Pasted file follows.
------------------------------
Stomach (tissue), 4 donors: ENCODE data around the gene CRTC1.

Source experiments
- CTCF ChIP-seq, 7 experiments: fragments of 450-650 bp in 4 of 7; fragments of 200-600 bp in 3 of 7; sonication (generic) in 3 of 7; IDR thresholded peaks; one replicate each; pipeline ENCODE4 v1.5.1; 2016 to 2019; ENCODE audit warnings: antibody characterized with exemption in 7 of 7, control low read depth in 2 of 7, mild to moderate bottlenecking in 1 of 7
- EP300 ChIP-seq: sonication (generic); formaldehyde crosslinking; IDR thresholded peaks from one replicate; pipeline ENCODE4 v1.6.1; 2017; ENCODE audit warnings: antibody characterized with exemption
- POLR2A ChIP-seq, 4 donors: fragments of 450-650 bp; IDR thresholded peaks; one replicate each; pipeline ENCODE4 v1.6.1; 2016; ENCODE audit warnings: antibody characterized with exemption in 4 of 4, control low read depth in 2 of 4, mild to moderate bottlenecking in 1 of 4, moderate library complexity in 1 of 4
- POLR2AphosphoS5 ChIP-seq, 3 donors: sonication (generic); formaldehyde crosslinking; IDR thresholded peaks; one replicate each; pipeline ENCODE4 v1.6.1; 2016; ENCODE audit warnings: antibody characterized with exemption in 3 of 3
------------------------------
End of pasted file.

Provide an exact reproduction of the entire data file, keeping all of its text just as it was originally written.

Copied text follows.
Stomach (tissue), 4 donors: ENCODE data around the gene CRTC1.

Source experiments
- CTCF ChIP-seq, 7 experiments: fragments of 450-650 bp in 4 of 7; fragments of 200-600 bp in 3 of 7; sonication (generic) in 3 of 7; IDR thresholded peaks; one replicate each; pipeline ENCODE4 v1.5.1; 2016 to 2019; ENCODE audit warnings: antibody characterized with exemption in 7 of 7, control low read depth in 2 of 7, mild to moderate bottlenecking in 1 of 7
- EP300 ChIP-seq: sonication (generic); formaldehyde crosslinking; IDR thresholded peaks from one replicate; pipeline ENCODE4 v1.6.1; 2017; ENCODE audit warnings: antibody characterized with exemption
- POLR2A ChIP-seq, 4 donors: fragments of 450-650 bp; IDR thresholded peaks; one replicate each; pipeline ENCODE4 v1.6.1; 2016; ENCODE audit warnings: antibody characterized with exemption in 4 of 4, control low read depth in 2 of 4, mild to moderate bottlenecking in 1 of 4, moderate library complexity in 1 of 4
- POLR2AphosphoS5 ChIP-seq, 3 donors: sonication (generic); formaldehyde crosslinking; IDR thresholded peaks; one replicate each; pipeline ENCODE4 v1.6.1; 2016; ENCODE audit warnings: antibody characterized with exemption in 3 of 3